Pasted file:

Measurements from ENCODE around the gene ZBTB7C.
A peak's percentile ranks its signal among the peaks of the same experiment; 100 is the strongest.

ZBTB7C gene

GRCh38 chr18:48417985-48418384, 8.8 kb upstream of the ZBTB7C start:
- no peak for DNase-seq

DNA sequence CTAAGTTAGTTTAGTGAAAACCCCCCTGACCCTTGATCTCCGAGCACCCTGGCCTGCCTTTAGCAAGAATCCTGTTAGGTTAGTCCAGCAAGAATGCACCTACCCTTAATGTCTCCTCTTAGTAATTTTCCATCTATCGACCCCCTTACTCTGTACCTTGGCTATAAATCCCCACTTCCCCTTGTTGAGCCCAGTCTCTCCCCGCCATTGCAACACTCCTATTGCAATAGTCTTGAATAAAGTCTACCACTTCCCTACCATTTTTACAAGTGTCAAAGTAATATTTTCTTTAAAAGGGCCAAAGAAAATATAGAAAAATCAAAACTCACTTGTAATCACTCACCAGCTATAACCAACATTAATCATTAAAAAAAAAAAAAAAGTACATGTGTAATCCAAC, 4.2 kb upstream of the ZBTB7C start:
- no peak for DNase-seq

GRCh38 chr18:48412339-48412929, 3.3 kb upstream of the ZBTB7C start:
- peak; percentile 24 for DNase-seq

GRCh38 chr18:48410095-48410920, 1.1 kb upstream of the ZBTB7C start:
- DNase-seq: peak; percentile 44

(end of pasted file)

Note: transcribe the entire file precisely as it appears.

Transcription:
Measurements from ENCODE around the gene ZBTB7C.
A peak's percentile ranks its signal among the peaks of the same experiment; 100 is the strongest.

ZBTB7C gene

GRCh38 chr18:48417985-48418384, 8.8 kb upstream of the ZBTB7C start:
- no peak for DNase-seq

DNA sequence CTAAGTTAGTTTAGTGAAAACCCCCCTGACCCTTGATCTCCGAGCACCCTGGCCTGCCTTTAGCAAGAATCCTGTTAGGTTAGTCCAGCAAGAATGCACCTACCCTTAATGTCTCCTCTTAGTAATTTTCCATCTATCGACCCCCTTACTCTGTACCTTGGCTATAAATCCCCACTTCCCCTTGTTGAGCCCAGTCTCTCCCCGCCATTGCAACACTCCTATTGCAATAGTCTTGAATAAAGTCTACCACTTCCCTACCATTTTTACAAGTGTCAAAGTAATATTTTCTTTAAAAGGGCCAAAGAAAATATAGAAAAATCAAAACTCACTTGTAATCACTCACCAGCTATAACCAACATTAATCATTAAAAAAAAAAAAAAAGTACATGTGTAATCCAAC, 4.2 kb upstream of the ZBTB7C start:
- no peak for DNase-seq

GRCh38 chr18:48412339-48412929, 3.3 kb upstream of the ZBTB7C start:
- peak; percentile 24 for DNase-seq

GRCh38 chr18:48410095-48410920, 1.1 kb upstream of the ZBTB7C start:
- DNase-seq: peak; percentile 44